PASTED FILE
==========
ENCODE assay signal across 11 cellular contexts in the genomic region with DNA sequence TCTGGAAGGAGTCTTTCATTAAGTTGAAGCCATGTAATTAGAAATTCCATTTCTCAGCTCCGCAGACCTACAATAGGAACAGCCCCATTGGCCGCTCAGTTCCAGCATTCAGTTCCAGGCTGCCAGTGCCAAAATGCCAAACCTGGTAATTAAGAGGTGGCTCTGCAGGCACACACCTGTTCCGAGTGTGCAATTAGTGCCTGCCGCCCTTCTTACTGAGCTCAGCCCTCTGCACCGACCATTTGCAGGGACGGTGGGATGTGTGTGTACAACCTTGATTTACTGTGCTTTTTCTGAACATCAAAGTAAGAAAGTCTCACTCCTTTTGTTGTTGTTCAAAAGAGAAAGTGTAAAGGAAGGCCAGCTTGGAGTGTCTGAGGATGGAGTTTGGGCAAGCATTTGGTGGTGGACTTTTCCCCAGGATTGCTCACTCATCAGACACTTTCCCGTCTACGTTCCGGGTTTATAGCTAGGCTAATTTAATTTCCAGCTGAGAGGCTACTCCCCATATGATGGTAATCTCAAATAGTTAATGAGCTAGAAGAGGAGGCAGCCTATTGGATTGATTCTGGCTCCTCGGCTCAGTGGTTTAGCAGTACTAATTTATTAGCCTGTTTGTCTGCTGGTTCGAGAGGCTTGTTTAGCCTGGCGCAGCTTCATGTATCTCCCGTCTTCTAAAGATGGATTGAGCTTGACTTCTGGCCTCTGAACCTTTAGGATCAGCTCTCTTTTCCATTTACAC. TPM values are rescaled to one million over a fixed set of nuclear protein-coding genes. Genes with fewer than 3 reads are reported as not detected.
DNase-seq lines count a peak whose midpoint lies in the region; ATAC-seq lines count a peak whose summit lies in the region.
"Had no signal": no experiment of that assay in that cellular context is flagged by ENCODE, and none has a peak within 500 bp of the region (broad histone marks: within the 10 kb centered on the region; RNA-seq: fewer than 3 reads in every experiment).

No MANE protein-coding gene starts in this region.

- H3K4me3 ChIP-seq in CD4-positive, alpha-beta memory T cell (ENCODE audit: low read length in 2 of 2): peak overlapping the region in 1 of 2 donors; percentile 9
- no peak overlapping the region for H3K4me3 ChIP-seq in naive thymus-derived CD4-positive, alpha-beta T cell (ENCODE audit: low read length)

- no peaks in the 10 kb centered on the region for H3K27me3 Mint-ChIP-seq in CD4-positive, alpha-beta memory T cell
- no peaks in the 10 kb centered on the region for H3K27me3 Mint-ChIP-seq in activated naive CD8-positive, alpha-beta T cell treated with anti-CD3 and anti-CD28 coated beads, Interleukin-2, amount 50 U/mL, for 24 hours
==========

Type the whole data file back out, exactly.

ENCODE assay signal across 11 cellular contexts in the genomic region with DNA sequence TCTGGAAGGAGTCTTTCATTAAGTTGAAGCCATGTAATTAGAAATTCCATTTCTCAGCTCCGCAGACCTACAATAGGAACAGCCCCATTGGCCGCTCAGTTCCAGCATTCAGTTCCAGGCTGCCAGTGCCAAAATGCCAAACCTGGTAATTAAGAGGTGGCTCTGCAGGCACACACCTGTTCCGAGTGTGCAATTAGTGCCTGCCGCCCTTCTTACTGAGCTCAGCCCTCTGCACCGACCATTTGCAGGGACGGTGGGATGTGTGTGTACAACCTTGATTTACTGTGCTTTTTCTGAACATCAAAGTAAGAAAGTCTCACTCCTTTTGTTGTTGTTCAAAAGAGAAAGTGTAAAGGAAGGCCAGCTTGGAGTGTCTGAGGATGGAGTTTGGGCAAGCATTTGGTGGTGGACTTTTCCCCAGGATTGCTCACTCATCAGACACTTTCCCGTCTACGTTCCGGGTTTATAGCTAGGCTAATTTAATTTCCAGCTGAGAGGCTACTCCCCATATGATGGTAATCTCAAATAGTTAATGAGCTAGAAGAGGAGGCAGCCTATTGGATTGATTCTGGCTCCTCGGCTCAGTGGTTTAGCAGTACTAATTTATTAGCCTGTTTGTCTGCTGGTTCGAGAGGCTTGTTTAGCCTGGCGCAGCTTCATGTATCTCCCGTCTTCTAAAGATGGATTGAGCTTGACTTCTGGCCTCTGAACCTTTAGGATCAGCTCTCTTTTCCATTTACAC. TPM values are rescaled to one million over a fixed set of nuclear protein-coding genes. Genes with fewer than 3 reads are reported as not detected.
DNase-seq lines count a peak whose midpoint lies in the region; ATAC-seq lines count a peak whose summit lies in the region.
"Had no signal": no experiment of that assay in that cellular context is flagged by ENCODE, and none has a peak within 500 bp of the region (broad histone marks: within the 10 kb centered on the region; RNA-seq: fewer than 3 reads in every experiment).

No MANE protein-coding gene starts in this region.

- H3K4me3 ChIP-seq in CD4-positive, alpha-beta memory T cell (ENCODE audit: low read length in 2 of 2): peak overlapping the region in 1 of 2 donors; percentile 9
- no peak overlapping the region for H3K4me3 ChIP-seq in naive thymus-derived CD4-positive, alpha-beta T cell (ENCODE audit: low read length)

- no peaks in the 10 kb centered on the region for H3K27me3 Mint-ChIP-seq in CD4-positive, alpha-beta memory T cell
- no peaks in the 10 kb centered on the region for H3K27me3 Mint-ChIP-seq in activated naive CD8-positive, alpha-beta T cell treated with anti-CD3 and anti-CD28 coated beads, Interleukin-2, amount 50 U/mL, for 24 hours